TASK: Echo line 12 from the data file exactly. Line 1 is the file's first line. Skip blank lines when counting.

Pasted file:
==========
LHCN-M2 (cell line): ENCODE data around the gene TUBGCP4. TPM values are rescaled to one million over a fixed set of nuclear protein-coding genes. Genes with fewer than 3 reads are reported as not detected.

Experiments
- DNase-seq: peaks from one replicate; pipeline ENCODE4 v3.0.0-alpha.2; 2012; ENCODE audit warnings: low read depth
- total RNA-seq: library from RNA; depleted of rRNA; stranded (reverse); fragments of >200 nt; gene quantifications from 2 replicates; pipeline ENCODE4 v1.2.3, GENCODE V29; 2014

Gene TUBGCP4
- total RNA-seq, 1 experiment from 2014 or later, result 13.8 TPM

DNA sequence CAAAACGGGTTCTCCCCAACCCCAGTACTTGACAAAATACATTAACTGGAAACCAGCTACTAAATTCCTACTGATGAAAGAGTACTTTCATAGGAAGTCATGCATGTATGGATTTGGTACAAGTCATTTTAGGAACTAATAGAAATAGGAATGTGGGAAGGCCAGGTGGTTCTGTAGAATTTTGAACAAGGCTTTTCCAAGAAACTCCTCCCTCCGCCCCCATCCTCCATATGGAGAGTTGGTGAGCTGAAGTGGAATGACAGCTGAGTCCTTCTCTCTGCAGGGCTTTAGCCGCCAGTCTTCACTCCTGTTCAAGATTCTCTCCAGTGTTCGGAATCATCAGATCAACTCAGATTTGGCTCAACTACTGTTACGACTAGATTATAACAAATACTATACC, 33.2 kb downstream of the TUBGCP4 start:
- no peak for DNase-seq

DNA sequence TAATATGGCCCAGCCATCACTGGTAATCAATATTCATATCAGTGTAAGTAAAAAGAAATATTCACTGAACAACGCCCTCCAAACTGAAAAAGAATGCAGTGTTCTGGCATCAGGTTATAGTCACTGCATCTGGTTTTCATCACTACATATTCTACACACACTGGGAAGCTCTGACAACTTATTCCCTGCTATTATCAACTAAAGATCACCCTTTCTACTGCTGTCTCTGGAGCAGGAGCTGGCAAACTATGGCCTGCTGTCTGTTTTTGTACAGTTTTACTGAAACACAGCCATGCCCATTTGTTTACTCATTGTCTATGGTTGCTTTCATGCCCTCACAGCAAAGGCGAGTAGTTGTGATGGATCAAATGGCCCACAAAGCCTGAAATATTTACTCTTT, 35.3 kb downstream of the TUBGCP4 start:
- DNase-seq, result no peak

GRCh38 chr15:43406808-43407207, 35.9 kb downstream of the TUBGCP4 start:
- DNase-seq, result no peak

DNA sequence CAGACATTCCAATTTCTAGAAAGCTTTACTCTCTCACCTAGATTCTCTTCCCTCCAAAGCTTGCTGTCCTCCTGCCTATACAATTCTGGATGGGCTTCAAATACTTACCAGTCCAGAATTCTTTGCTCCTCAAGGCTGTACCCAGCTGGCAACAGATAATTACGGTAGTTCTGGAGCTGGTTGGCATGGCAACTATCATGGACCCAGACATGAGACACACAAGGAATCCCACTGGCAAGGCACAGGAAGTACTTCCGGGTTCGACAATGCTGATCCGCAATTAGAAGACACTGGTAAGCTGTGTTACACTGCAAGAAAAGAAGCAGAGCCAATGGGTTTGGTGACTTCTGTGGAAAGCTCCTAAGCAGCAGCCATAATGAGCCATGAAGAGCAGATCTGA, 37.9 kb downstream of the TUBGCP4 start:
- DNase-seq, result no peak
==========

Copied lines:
- DNase-seq, result no peak